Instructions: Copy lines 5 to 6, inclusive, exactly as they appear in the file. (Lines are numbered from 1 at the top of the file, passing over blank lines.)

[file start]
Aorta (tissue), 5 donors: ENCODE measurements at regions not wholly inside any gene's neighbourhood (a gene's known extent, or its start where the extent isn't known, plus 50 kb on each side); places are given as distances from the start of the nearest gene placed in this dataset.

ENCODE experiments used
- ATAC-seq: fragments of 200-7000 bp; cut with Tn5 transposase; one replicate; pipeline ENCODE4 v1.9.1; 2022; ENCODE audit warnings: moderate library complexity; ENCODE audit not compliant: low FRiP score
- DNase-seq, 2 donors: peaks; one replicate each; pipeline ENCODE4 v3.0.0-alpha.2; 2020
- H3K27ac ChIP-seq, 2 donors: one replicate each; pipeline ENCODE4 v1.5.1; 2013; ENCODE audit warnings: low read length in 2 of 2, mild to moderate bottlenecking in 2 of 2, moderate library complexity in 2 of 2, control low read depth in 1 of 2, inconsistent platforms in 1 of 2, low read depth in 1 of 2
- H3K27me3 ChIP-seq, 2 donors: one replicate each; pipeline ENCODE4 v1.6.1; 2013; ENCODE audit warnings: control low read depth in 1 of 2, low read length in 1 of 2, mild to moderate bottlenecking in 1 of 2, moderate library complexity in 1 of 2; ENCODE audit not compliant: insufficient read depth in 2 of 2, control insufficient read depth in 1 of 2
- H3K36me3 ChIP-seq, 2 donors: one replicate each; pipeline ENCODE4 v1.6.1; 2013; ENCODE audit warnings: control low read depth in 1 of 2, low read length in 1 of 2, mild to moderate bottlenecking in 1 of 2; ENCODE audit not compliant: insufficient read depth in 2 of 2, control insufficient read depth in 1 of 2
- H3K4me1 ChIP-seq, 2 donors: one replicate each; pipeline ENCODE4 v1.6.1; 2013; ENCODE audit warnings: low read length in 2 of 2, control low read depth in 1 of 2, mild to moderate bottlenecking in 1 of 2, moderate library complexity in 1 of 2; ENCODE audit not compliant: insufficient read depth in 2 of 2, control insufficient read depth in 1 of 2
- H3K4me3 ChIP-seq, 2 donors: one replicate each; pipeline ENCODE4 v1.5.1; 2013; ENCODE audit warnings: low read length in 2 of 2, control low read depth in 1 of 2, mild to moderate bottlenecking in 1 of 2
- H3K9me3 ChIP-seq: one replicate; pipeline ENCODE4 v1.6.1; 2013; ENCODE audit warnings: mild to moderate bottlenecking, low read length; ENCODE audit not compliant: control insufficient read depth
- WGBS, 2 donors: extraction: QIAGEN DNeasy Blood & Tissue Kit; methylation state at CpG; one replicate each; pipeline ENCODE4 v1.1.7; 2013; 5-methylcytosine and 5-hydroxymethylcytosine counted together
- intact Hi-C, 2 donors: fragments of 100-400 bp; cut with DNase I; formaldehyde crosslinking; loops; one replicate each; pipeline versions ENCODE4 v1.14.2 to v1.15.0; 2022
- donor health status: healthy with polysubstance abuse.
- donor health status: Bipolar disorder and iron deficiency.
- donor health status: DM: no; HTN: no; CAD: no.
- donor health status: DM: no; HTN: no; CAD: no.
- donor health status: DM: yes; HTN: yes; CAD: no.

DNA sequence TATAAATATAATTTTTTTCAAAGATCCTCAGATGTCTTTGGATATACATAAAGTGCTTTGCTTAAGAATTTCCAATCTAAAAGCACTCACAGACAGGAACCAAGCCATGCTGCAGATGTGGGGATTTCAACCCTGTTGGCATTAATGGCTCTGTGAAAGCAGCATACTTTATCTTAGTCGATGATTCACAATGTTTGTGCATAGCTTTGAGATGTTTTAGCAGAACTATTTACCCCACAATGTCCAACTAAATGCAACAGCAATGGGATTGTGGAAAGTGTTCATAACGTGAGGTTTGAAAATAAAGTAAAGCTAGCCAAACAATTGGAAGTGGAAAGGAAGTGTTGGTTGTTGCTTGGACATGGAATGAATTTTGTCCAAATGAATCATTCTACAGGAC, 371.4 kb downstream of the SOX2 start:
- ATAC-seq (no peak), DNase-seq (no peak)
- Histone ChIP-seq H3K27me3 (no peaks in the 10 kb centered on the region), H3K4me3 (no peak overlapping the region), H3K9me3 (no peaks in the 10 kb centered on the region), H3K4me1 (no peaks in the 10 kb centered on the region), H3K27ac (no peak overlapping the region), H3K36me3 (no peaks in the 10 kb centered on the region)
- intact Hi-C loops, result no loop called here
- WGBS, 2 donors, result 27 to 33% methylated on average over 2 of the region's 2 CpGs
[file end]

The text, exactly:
- H3K27ac ChIP-seq, 2 donors: one replicate each; pipeline ENCODE4 v1.5.1; 2013; ENCODE audit warnings: low read length in 2 of 2, mild to moderate bottlenecking in 2 of 2, moderate library complexity in 2 of 2, control low read depth in 1 of 2, inconsistent platforms in 1 of 2, low read depth in 1 of 2
- H3K27me3 ChIP-seq, 2 donors: one replicate each; pipeline ENCODE4 v1.6.1; 2013; ENCODE audit warnings: control low read depth in 1 of 2, low read length in 1 of 2, mild to moderate bottlenecking in 1 of 2, moderate library complexity in 1 of 2; ENCODE audit not compliant: insufficient read depth in 2 of 2, control insufficient read depth in 1 of 2